US 1449876 A
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Description (OCR text may contain errors)
Mar. 27, 1923. 1,449,876
POPPET VALVE HEAD.
FILED JULY 12, 1920.
j7i/U677/Z5V zdzfiww v 2 Patented Mar. 27, 1923.
UNITED STATES PATENT OFFICE.
WILLIAM ERASTUS WILLIAMS, CF CHICAGO, ILLINOIS.
I Application filed July 12,
To all whom it may concern:
Be it known that I, WVILLIAM ERASTUS lVILLIAMs, a citizen of the United States, a resident of Chicago, in the county of Cook and State .of Illinois, have invented a new and useful Improvement in Poppet-Valve Heads, of which the following is a specification.
My invention relates to valves that are generally used in internal combustion engines.
The object of my invention is to provide a valve head structure that will accommodate itself to the seat and make a more secure seal than has heretofore been accomplished with valve heads.
Reference will be had to the accompanying drawings in which Figure 1 is a section through a poppet valve more or less analogous in the form shown to what is used in automobile engines.
Figure 2 is a plan of the structure 0 Figure 1.
Figure 3 is a valve head in elevation.
Figure 4 is an enlarged sectional view of the valve head.
In the drawing 1 indicates the. combustion chamber'and 2 the exhaust or intake manifold area as the case may be. 3 indicates the ordinary wall wherein the valve is placed and 4 indicates the ordinary val e seat in this wall 3. 5 indicates the ordinary valve stem on which is fastened my head which is made of the cup-shaped thin disks 67 and 8.
These disks are made out of thin material and may be provided when required with an alloy metal on the front or valve surfaces only as indicated by the shaded portions 9, 10 and 11 shown only in Figure at.
I may make the main body of these several valve sections out of a low grade cheap metal and faced with an alloy peculiarly adapted to resist heat such as tungsten or an alloy of that sort which is high priced and of which only a little is required as a facing feature. The several disks 6, 7 and S, are separated from each other by air insulation spaces 12 and 13 so that the intense heat which may come upon the outer disk (3 may be transmitted slowly to the lower disks. 1 I
The several disks are held together through the medium of the shoulder 14 on the stem 5 and the packing washers 16 placed in the spaces 12 and 13 and the head 1920. Serial No. 395,678.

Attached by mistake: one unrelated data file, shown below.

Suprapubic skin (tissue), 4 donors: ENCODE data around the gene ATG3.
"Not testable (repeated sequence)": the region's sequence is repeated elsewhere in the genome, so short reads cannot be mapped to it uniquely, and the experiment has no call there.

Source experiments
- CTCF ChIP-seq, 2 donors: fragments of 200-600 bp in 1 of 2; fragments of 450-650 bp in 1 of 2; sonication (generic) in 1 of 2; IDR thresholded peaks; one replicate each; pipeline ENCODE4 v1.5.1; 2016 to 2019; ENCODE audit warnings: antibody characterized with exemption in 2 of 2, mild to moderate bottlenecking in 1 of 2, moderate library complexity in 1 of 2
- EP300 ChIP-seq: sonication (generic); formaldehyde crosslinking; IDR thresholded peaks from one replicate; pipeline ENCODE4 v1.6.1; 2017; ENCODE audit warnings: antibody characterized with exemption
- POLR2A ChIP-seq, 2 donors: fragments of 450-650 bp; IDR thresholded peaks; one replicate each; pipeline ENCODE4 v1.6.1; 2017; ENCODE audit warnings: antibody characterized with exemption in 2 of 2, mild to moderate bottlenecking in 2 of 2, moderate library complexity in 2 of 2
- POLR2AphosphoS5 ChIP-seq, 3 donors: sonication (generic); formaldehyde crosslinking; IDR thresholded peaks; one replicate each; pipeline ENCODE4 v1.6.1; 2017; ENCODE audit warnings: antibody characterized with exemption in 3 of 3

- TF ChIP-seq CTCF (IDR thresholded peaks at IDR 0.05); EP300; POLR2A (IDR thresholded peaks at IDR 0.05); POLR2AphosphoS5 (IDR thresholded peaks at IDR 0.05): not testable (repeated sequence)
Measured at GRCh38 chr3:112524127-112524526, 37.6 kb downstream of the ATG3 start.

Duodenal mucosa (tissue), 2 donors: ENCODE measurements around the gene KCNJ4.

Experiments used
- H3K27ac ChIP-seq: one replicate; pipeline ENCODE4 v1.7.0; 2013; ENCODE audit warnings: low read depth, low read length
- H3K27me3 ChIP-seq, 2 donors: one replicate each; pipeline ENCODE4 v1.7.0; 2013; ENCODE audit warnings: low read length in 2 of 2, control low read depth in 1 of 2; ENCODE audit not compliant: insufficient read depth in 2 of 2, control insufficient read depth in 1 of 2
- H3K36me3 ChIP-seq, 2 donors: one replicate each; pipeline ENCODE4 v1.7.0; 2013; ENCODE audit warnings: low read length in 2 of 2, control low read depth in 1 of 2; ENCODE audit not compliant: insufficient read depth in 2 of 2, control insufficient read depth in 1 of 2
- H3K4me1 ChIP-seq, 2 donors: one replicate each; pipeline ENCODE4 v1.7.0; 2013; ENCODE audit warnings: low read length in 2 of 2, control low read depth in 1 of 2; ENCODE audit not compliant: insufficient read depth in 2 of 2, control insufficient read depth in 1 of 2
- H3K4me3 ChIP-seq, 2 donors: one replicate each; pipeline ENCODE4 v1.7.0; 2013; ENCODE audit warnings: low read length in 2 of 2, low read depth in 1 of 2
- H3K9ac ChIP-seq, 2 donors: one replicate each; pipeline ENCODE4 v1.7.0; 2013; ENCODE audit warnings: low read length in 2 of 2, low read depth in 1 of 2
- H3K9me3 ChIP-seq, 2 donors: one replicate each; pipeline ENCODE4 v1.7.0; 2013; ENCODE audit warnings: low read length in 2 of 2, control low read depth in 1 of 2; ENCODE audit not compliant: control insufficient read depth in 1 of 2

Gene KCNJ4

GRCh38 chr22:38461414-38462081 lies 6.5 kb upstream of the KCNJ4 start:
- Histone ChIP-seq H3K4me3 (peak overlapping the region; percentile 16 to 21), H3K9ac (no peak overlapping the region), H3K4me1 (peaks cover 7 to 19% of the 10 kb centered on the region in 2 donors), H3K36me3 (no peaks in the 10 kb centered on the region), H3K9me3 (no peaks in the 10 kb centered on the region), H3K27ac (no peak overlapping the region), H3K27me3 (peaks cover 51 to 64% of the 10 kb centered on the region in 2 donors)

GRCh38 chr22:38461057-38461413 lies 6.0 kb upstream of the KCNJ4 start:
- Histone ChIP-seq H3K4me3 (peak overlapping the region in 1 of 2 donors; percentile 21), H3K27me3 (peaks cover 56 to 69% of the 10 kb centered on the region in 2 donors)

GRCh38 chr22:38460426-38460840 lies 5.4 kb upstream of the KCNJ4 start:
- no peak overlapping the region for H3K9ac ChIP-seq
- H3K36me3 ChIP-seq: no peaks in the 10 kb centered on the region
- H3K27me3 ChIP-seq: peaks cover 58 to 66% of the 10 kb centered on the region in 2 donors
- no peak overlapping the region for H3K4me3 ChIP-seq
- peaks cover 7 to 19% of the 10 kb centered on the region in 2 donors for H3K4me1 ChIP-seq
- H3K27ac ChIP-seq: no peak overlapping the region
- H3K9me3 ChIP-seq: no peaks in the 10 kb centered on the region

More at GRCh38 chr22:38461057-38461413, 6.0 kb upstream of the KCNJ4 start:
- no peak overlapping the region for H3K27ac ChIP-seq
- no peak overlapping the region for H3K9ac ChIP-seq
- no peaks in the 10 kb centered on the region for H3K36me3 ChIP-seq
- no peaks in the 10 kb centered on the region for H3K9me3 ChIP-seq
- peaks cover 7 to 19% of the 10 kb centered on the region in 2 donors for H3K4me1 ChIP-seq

of the valve stem is riveted over as indicated by 17.
In the use of the valve as indicated there' will be a little movement or springing action in the body of the several valve disks as the valve is seated and unseated and this will tend to dislodge any carbon under the valve seat and will also serve to cause the parts to wear together and make a tighter seal than otherwise might be the case.
Intense heat, especially with large valves, may warp the outer member 6 rendering its seating imperfect, but the protected members 7, 8, whatever the size of the valve, practically seat perfectly.
This construction permits valves to be used in single units as large as may be desired and avoids the necessity of valve duplicates which have commonly been used when large areas are desired to be closed in internal combustion engines.
Methods of facing metal with a different metal or alloy are well known and not a part of this invention, but it may be here noted that as suggested in the drawings, the facing may be integral with the body. Such union is secured in many cases by fusing the facing metal and the body metal at their meeting faces.
What I claim is 2- 1. A valve head having a stem and mounted thereon a series of approximately parallel, concentric, cup-like disks with their marginal faces formed to fit, individually and collectively, a conical valve seat combined with central means for keeping the disks spaced apart to allow the noncentral portions to bend freely and independently regardless of bending of other disks.
2. In a valve, the combination with a stem, of a series of parallel flexible metal disks mountedon the stem, and central means for keeping the disks spaced apart, the disks being bent marginally to form laterally projecting sleeves movably telescoping with each other and all finished terminally to fit a suitable valve seat.
3. In a valve, the combination with a stem, of a plurality of parallel, flexible metal disks mounted on the stem and provided with marginal sleeve-like lateral flanges adjustably telescoping with each other and each having its terminal face protected by integral metal differing in character from that of the body of the disk, and
bent marginally to form annular flanges all having terminal seating faces to fit a single seat and all movably fitting, sleevelike, over each other, to form a vvalve having internal heat-insulating spaces formed by the disks and concentric independently adjustable flanges.
5. The combination with a plurality of parallel flexible metal disks having their centers in the same line, of means for maintaining an air space between successive disks, and a valve stem centrally connected to and carrying the disks, each of said disks having its marginal portion bent .to $0 form a lateral annular flange adjustably telescoping with the similar flange of an ad acent disk; whereby the terminal faces of the flanges separately adjust themselves heat the flanges nearer the stem.
Signed at Chicago, in the county of Cook and State of Illinois, this 3rd day of July, 1920. I 7
WILLIAM nRAs'r is WILLIAMS.
WVitnesses F.'Z0HEL, B. J. BERNHARD.
to a valve seat and each flange protects from 25